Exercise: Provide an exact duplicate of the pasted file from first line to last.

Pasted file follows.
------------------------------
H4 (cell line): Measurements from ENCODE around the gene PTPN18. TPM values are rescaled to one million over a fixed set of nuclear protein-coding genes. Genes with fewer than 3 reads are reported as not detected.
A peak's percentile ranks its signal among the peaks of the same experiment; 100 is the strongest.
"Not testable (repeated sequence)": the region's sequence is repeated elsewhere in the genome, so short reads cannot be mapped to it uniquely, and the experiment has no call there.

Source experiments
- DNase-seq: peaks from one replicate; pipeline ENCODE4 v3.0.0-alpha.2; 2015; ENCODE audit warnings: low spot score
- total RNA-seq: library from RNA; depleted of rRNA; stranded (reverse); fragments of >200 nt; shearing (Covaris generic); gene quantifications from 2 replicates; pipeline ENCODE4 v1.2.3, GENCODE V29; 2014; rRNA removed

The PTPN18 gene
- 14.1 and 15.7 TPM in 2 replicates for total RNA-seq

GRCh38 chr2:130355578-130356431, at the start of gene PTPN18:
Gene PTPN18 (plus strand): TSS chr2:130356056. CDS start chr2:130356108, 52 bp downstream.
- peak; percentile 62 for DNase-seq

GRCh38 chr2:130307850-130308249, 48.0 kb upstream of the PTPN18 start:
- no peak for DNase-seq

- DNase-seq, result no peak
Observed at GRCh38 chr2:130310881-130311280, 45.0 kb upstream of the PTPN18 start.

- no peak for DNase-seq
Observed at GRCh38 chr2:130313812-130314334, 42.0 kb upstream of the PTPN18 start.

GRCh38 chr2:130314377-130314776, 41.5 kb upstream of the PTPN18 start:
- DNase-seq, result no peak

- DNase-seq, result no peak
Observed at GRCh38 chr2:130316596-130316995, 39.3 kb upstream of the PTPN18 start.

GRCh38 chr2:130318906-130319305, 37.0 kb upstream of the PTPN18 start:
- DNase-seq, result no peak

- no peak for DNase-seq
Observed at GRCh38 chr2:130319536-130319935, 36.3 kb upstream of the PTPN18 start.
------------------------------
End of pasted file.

H4 (cell line): Measurements from ENCODE around the gene PTPN18. TPM values are rescaled to one million over a fixed set of nuclear protein-coding genes. Genes with fewer than 3 reads are reported as not detected.
A peak's percentile ranks its signal among the peaks of the same experiment; 100 is the strongest.
"Not testable (repeated sequence)": the region's sequence is repeated elsewhere in the genome, so short reads cannot be mapped to it uniquely, and the experiment has no call there.

Source experiments
- DNase-seq: peaks from one replicate; pipeline ENCODE4 v3.0.0-alpha.2; 2015; ENCODE audit warnings: low spot score
- total RNA-seq: library from RNA; depleted of rRNA; stranded (reverse); fragments of >200 nt; shearing (Covaris generic); gene quantifications from 2 replicates; pipeline ENCODE4 v1.2.3, GENCODE V29; 2014; rRNA removed

The PTPN18 gene
- 14.1 and 15.7 TPM in 2 replicates for total RNA-seq

GRCh38 chr2:130355578-130356431, at the start of gene PTPN18:
Gene PTPN18 (plus strand): TSS chr2:130356056. CDS start chr2:130356108, 52 bp downstream.
- peak; percentile 62 for DNase-seq

GRCh38 chr2:130307850-130308249, 48.0 kb upstream of the PTPN18 start:
- no peak for DNase-seq

- DNase-seq, result no peak
Observed at GRCh38 chr2:130310881-130311280, 45.0 kb upstream of the PTPN18 start.

- no peak for DNase-seq
Observed at GRCh38 chr2:130313812-130314334, 42.0 kb upstream of the PTPN18 start.

GRCh38 chr2:130314377-130314776, 41.5 kb upstream of the PTPN18 start:
- DNase-seq, result no peak

- DNase-seq, result no peak
Observed at GRCh38 chr2:130316596-130316995, 39.3 kb upstream of the PTPN18 start.

GRCh38 chr2:130318906-130319305, 37.0 kb upstream of the PTPN18 start:
- DNase-seq, result no peak

- no peak for DNase-seq
Observed at GRCh38 chr2:130319536-130319935, 36.3 kb upstream of the PTPN18 start.